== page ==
At the beginning of 2020, a Federal privacy law, similar to that of GDPR or PIPEDA, was a faint and distant reality. However, in light of some mobile device and other monitoring being considered because of the COVID-19 pandemic, US Senators Roger Wicker (R-Miss.), chairman of the Senate Committee on Commerce, Science, and Transportation; John…
While a lot of ink has been spilled on the California Consumer Privacy Act (“CCPA”) over the last 18 months, one of the things which has become quite apparent to those of us who view privacy through a lens which considers both EU and US perspectives is that the CCPA is actually not an EU-style law. Except for the right to delete data, all the consumer rights in the CCPA actually existed (albeit in a much less aggressive form) for many categories of information under prior California law. When one considers the number of carve-outs to the deletion right, the CCPA actually looks a lot like what is the more traditional approach to privacy that is prevalent under US jurisprudence.
Continue Reading Europe’s Privacy Law is Coming – Just Not Via California
While the United States largely hit the brakes as of March in the wake of the COVID-19 crisis, California Attorney General Xavier Becerra made clear his intentions to begin enforcement of the Act on July 1, 2020, as originally planned. This announcement came despite many organizations’ pleas to defer enforcement in order to relieve the additional stress imposed on organizations as they respond to the COVID-19 crisis, and continue to work towards ensuring their compliance with the CCPA. While Becerra has not yet published his final regulations on the Act, there are aspects of the regulations that we expect to be largely intact in their current form once the final regulations are out as a result of reviewing the three drafts General Becerra has already produced.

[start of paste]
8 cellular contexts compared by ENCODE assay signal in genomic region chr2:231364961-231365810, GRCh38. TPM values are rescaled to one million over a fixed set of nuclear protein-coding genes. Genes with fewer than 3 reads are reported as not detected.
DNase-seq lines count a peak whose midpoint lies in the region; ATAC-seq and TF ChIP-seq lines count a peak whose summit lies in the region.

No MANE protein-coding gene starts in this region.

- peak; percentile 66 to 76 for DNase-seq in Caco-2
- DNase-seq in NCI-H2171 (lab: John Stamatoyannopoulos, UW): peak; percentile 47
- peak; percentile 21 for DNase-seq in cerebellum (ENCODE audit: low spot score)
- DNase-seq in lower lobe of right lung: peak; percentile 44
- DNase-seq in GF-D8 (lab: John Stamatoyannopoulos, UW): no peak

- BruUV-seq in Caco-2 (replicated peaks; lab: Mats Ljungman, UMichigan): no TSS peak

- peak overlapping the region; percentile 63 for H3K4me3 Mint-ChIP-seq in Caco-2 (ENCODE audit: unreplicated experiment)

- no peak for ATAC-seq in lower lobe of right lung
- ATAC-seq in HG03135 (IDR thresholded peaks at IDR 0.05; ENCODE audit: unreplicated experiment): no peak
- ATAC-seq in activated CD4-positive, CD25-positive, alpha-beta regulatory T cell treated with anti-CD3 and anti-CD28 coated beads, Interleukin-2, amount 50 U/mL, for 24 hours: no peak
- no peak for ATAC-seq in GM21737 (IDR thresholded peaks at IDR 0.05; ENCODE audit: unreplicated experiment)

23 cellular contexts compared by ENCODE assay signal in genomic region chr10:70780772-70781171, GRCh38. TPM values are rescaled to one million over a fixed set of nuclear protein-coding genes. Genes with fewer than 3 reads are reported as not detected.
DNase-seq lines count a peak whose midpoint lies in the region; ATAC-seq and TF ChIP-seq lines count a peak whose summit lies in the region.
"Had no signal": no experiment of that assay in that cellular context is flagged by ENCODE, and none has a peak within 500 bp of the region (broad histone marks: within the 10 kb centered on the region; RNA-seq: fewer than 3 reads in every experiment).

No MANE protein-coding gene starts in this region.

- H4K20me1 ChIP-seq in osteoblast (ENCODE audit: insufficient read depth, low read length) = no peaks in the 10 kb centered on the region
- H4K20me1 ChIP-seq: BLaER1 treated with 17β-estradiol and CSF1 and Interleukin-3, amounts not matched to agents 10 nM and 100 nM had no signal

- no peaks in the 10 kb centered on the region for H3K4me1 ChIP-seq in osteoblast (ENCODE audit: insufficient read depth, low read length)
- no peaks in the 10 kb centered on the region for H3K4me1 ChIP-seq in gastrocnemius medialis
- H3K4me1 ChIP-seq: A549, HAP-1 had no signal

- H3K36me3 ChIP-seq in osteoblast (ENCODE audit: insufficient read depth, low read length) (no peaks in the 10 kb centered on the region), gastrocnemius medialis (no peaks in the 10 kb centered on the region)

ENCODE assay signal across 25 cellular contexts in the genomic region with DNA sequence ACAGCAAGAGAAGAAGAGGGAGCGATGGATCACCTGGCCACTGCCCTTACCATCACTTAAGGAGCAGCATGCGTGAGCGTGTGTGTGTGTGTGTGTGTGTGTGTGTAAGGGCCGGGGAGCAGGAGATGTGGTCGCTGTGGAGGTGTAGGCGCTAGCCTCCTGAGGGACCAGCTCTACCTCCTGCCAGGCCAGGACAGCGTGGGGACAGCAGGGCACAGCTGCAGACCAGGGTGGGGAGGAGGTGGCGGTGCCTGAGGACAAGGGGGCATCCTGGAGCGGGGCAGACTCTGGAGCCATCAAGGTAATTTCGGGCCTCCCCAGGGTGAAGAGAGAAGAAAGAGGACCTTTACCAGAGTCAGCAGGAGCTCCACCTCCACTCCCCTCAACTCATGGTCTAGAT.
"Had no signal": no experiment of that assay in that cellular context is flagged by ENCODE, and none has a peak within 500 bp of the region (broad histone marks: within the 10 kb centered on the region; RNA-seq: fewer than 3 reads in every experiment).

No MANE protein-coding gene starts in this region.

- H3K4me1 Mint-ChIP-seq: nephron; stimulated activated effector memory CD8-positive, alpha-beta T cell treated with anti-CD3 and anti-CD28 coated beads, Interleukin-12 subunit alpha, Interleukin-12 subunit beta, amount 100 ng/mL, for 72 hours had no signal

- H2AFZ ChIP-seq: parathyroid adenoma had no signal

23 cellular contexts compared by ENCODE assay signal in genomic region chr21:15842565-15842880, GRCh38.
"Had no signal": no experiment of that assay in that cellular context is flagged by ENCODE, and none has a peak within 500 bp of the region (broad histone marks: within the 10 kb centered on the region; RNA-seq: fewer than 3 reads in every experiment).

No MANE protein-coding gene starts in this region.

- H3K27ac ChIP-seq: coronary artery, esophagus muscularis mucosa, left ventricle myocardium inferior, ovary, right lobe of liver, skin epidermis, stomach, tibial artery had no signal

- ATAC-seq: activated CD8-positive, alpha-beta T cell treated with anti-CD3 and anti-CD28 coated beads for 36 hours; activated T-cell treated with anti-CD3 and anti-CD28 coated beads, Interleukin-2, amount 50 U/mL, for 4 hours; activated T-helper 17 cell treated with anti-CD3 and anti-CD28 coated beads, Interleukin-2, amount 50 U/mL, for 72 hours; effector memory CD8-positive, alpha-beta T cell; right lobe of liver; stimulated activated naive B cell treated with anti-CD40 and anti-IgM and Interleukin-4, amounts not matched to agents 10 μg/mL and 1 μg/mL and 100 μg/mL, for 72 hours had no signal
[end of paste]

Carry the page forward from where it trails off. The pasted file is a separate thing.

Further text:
Continue Reading What We Can Expect from the CCPA Regulations
The rush for California to get all of the “rules of the road” ready for next year has seemed to cause a bit of confusion with California’s privacy law. Draft regulations were published the same day the Governor signed into law a series of amendments to the underlying law. It is all a bit confusing, However, now that the Governor has signed the last raft of amendments, and the dust has somewhat settled, the question on everyone’s mind is: What changed in the California Consumer Protection Act (“CCPA”)? How does this effect the draft regulations that the Attorney General published?
Fortunately, there are a number of significant changes which help clarify the CCPA, as well as materially change the scope of the CCPA – even if the AG didn’t include some of these changes into the initial draft regulations announced earlier this month. The most impactful changes across industries are as follows:
To start off, the issue of employee coverage under the CCPA has been a fractious one. On one hand, business has rightly claimed that the relationship with an employee is not the same as the relationship with a customer. On the other hand, privacy advocates have claimed that employees shouldn’t give up privacy rights just because they are employees.
Continue Reading CCPA Amendments – What did California Actually Do?
Attorney General Becerra’s office posted the long-awaited draft CCPA regulations a little before 2:00 pm (PST) October 10th. It was a bit of a curve ball, to be perfectly honest (considering the final swath of amendments to the CCPA are not even final until Governor Newsom signs them, or on October 13th). Tellingly, the California Administrative Procedure Act requires the California Department of Finance to approve “major regulations” (and they have 30 days to do that) prior to publication. Based on this, it would seem that these regulations were drafted prior to the amendments to the CCPA going through the legislature. This does not seem like an effective way to draft regulations, but hey, no one should tell the AG he shouldn’t jump the gun! They are now out there so, one reviews anyway.
Topping out at a modest 24 pages (the CCPA itself is 19 pages), the regulations are organized into seven articles. We’re directing our comments to the issues that pop out to us initially, and as always, we’ll post further observations as things progress.
Continue Reading And the Wait for CCPA Rules is Over …. Kind Of